Finally my adventure has begun, and while the Silk Road didn’t extend to Shanghai I wanted to see it’s bright lights and towering skyscrapers given they seem to be the perfect icons for the rise of China.
Shanghai really is a thoroughly modern, international city which embraces the future and I spent my whole time in Shanghai asking myself ‘Am I really in China?’ From the international airport I took the Maglev train towards the city. Using magnets to propel it forward the Maglev train raced along at 300kms an hour and my the trip was over before I knew it. A quick transfer on to the super efficient metro brought me to People’s Square.
People’s Square is a huge park and I loved to people watch here. Old men playing animated card games, camera toting locals hoping for the perfect shot of lotuses floating in ponds and people generally strolling. My favourite, however, was how the park was transformed into a marriage market on a Saturday. Walls of flyers with prospective matches lined the footpaths and mothers sat with their son or daughter’s details pinned to umbrellas open in from of them. Details such as height, age and education, and what they were seeking in their match. Is this China’s alternative to online dating?
People’s Square led me on to East Nanjing Road where early in the morning the sound of music drew me to a group of old people slow dancing and further along troupes of women dancing in time together. Not exactly what I was expecting to discover on one of the most famous shopping streets of China!
But later the pedestrian mall was packed full of shoppers heading to Apple, Samsung, Zara, H&M and more. In the evening neon signs marched down the sides of the western-style shopping malls enticing people to spend more. Capitalism in all it’s splendour.
Walking to the end of East Nanjing Road I reached the Bund lined with lovely old colonial buildings and a huge promenade. A clear reminder of Shanghai’s past and the perfect place to take in the view across the water of the futuristic skyscrapers of Pudong.
The most recognisable skyscraper is the Oriental Pearl Tower looking like a rocket about to take off. I joined hundreds of Chinese tourists to reach it’s viewing platform high above the city. I was lucky enough to have a fairly clear day and could see back across the city and to the Bund. Not too far away and nearly completed is the 121 floor American designed skyscraper (it will be the second highest in the world when it’s finished).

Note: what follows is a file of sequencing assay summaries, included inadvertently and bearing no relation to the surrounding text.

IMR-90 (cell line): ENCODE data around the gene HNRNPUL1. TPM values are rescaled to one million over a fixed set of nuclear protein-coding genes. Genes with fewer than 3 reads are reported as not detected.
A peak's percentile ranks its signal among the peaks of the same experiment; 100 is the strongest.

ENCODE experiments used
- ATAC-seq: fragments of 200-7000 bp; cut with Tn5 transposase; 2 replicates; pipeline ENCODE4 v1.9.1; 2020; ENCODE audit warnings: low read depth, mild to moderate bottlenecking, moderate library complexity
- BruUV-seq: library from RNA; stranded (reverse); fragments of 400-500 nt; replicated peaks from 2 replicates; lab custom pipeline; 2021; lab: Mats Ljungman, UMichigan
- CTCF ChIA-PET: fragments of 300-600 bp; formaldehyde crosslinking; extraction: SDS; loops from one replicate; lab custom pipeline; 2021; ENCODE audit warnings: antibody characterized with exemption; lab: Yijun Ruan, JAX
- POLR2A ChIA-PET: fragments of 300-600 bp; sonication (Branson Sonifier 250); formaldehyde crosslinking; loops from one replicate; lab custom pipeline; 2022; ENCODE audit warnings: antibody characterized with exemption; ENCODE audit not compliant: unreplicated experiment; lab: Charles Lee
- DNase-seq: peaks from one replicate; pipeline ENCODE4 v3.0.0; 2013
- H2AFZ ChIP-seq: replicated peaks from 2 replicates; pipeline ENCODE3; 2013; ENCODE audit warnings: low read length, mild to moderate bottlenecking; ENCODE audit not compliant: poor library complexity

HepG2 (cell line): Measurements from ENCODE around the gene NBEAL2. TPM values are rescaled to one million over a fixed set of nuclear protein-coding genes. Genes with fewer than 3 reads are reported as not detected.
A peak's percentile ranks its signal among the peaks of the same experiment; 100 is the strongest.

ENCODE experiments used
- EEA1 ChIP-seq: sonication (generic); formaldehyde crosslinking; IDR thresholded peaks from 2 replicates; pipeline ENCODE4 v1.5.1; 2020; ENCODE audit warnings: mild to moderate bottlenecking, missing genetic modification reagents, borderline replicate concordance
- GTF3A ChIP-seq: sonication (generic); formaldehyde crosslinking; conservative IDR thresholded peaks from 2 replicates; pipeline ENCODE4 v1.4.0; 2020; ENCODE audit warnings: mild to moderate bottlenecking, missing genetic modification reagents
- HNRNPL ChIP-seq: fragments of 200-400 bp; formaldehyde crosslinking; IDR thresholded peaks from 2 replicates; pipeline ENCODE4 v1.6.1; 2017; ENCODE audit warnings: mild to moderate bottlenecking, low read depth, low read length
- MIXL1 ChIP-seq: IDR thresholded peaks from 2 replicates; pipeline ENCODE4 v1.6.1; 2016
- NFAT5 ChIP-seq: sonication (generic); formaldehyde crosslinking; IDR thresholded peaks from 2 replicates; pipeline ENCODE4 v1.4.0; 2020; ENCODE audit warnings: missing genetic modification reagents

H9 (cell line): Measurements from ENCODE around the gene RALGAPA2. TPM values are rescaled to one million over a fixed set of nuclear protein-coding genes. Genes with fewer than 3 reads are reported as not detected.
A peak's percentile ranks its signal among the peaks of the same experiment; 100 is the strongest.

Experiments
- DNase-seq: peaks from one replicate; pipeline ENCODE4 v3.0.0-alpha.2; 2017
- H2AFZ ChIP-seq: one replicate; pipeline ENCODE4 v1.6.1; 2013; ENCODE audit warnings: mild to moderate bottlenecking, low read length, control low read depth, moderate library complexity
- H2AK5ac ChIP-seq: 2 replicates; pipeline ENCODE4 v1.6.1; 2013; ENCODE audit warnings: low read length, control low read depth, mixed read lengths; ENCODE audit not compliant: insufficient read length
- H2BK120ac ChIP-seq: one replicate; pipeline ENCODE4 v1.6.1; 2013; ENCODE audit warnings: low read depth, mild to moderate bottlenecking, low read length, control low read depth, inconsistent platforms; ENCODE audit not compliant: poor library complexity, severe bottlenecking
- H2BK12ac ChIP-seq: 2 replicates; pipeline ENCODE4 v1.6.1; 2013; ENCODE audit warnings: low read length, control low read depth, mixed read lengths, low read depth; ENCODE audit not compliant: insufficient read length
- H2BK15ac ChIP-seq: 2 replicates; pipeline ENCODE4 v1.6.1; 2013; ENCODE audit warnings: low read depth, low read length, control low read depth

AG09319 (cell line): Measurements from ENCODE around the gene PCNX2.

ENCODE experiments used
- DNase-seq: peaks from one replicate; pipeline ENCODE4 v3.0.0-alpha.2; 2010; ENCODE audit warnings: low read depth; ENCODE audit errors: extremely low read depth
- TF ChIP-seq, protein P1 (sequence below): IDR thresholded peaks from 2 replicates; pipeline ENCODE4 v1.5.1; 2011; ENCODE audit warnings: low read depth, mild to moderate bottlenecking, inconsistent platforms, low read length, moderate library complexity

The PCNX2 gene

As dusk fell I followed the crowds back down to the Bund. I was starting to think a special event must be on as the crowds swelled so much they spilled on to the road. Cars impatient to pass were blowing their horns but the crowds continued to grow. As the crowd and I reached the Bund we joined an even larger crowd pushed against the barricade of the promenade. This was no actual event other than watching the lights start to light up and skyscrapers across the water in Pudong.
The next day I took a bus one hour out of Shanghai to the charming canal town of Zhujiiajiao. Full of little alleys and quaint canals, it was utterly picturesque and of course touristy. But after some exploring I found a quiet cafe by the canals to sit and watch the world go by.
Back in Shanghai I spent a morning at Yuyuan Gardens before heading to the French Concession for lunch and some afternoon strolling. The French Concession was filled with tree lined streets and little shops, cafes and restaurants. Once again I was questioning ‘Am I really in China?’
My next stop, Beijing, completey erased this question. Watch out for my next post soon on my time in Beijing.
I visited Shangai from 16 to 20 July 2014 and stayed at Mingtown Etour Youth Hostel which had a nice chill out common area and is located conveniently close to People’s Square and the subway.
The subway is a great way to get around Shanghai. It’s cheap and English signs are everywhere making it extremely easy to use.
To reach Beijing I took the G-class train (ie. the super fast train) it takes five hours and leaves from Shanghai’s Hongqiao Train Station and arrives at Beijing’s South Station. Cost = 553RMB. (NB: always arrive at train stations at least one hour before your train arrives to clear security and to allow for long lines. Large cities such as Shanghai and Beijing also have extremely large train stations which can take some time to navigate).